The New York Times sets up an interesting comparison between Sonia Sotomayor and Clarence Thomas. For the former, it’s all about race and ethnicity, all the time. Thomas abhors affirmative action and identity politics. The Times paints an illuminating picture of the nominee:
Judge Sotomayor celebrates being Latina, calling it a reason for her success; Justice Thomas bristles at attempts to define him by race and says he has succeeded despite the obstacles it posed. Being a woman of Puerto Rican descent is rich and fulfilling, Judge Sotomayor says, while Justice Thomas calls being a black man in America a largely searing experience. Off the bench, Judge Sotomayor has helped build affirmative action programs. On the bench, Justice Thomas has argued against them with thunderous force.
[. . .]
Ms. Sotomayor also became a passionate advocate for Hispanic recruitment. She took a work-study job in the admissions office, traveling to high schools and lobbying on behalf of her best prospects. As co-chairwoman of Accíon Puertorriqueña, she wrote a complaint accusing Princeton of discrimination, convinced the leaders of the Chicano Caucus to co-sign it and filed it with the federal Department of Health, Education and Welfare.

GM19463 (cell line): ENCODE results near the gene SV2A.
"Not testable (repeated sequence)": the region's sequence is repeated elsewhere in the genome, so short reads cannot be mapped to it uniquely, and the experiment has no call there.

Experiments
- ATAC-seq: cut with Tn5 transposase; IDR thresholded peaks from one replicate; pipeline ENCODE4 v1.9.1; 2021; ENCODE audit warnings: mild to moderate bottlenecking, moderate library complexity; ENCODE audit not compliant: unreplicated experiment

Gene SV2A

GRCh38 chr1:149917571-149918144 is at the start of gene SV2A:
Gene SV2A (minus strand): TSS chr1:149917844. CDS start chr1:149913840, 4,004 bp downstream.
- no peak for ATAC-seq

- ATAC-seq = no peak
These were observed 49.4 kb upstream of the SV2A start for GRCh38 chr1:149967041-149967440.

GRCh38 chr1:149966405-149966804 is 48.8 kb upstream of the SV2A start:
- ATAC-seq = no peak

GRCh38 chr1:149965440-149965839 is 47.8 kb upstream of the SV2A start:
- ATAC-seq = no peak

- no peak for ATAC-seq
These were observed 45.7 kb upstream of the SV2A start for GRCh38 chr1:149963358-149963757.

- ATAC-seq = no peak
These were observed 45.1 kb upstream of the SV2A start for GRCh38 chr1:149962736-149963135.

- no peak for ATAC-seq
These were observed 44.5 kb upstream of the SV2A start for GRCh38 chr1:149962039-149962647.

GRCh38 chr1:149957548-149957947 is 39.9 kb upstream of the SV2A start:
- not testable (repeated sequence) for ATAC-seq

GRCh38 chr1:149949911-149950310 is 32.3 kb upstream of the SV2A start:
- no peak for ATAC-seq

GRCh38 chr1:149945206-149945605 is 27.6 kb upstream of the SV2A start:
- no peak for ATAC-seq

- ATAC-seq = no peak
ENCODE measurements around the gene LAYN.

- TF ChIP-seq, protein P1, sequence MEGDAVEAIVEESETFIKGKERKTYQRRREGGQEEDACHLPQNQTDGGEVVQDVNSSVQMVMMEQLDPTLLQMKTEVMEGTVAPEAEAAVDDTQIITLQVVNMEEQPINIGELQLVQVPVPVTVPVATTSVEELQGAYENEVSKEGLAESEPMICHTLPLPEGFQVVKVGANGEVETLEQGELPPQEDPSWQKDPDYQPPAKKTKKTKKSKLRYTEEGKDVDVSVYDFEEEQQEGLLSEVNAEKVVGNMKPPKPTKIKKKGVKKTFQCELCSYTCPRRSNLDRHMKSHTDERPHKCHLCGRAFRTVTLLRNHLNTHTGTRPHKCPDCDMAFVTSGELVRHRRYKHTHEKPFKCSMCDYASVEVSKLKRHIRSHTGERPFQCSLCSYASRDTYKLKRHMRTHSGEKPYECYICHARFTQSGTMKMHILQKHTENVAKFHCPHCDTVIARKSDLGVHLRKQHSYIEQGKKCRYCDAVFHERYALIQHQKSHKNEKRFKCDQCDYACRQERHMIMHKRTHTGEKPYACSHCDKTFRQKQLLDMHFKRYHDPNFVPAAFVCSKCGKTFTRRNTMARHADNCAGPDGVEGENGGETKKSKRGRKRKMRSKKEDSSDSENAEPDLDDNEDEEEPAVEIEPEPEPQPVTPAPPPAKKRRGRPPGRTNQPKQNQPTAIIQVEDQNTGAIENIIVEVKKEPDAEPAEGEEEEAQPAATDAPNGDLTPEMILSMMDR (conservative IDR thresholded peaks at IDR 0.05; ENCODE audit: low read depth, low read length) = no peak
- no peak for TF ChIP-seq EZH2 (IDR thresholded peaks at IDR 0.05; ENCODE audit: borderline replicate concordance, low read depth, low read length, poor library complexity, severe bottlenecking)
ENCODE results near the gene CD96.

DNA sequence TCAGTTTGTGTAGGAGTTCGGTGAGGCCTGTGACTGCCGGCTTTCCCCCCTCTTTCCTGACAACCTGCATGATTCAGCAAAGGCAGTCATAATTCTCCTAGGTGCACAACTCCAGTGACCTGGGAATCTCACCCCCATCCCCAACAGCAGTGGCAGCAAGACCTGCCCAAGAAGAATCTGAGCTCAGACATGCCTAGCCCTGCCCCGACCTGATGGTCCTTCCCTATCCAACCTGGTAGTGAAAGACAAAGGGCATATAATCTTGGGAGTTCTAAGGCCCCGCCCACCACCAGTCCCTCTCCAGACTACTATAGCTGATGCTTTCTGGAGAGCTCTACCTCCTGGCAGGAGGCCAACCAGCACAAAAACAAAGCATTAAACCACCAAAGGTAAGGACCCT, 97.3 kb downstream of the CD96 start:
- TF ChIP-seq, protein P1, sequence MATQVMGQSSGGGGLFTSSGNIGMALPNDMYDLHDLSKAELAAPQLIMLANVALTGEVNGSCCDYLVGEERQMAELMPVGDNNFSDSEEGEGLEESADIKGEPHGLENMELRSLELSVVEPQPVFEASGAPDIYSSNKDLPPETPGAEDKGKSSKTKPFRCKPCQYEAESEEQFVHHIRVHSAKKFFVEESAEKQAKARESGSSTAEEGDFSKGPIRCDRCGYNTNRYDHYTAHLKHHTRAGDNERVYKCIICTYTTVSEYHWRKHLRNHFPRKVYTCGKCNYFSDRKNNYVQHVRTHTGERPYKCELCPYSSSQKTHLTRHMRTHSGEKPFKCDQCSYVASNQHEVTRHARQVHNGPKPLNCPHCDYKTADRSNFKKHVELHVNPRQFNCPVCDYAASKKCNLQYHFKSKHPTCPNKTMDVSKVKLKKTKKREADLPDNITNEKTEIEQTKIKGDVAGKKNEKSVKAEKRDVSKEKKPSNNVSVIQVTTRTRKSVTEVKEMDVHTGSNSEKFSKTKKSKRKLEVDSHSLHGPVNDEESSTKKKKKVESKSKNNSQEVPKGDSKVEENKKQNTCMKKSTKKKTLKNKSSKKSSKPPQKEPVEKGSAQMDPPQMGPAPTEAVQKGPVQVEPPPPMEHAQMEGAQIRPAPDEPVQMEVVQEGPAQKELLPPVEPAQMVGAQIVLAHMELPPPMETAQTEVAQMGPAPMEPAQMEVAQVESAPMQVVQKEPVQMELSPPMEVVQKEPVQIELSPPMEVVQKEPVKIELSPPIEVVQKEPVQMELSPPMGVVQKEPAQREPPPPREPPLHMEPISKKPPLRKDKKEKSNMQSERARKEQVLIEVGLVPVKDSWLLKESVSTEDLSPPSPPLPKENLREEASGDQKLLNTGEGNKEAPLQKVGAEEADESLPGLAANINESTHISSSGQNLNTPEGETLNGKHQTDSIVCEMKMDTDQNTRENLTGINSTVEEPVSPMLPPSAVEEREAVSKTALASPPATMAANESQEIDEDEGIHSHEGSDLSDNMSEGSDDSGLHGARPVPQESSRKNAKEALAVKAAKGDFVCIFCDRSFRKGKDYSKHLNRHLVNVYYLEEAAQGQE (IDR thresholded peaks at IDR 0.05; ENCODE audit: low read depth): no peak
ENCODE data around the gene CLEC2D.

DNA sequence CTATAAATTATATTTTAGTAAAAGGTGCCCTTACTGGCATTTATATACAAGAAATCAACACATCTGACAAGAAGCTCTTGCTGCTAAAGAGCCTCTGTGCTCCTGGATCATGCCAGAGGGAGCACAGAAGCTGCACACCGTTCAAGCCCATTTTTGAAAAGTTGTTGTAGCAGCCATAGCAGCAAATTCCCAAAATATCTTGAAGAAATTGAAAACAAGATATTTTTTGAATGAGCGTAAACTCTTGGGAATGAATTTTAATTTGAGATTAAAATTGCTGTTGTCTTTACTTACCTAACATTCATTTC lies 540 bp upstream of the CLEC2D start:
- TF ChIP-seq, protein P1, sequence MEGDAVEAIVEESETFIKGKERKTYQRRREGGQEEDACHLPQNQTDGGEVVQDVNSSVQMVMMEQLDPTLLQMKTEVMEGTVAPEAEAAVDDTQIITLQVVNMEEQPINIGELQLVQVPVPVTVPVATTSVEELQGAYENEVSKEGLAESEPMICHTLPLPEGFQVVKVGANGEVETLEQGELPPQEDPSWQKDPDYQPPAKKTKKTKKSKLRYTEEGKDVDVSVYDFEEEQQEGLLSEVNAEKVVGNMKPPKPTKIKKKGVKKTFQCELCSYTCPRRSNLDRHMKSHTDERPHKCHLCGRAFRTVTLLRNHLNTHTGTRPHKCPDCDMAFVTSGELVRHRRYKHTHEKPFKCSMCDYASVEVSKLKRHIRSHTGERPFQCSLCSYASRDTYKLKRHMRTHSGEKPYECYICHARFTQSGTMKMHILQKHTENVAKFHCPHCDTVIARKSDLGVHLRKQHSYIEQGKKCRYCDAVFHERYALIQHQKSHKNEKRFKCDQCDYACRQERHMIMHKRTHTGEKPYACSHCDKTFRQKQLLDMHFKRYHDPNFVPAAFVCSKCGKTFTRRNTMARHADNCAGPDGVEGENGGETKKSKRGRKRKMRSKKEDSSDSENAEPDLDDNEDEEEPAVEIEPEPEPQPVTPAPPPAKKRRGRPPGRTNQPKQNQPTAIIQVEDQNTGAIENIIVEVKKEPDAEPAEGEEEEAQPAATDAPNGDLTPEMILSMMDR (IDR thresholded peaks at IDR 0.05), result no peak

[. . .]
Again [at Ylae Law School], she immersed herself in Puerto Rican issues, winning a spot on the law review with an article about Puerto Rico’s rights to resources in its seabed, leading the minority students’ association and urging the administration to hire a tenured Hispanic faculty member. (A quarter-century later, she is still pressing the school on the issue.)
When voters elected the “post-racial” Obama did they envision nominees like Sotomayor and the race-based programs and preferences to which she has devoted herself? Or did they expect the Thomas “get over it” view in which we put behind us the obsession with race, quotas, etc. ? The answer is different, of course, for different voters. But the polls suggest the Thomas view is the one held by the vast majority of voters.
This should be a fascinating confirmation hearing. And coming at a time when the Supreme Court will be handing down decisions on the constitutionality of Section 5 of the Voting Rights Act and on the New Haven firefighter case, there will be, I suspect, a nation-wide debate about all of this. The administration and the national media may be stunned to find out that Thomas is in the “mainstream” on this one and they, Sotomayor, and Obama are not.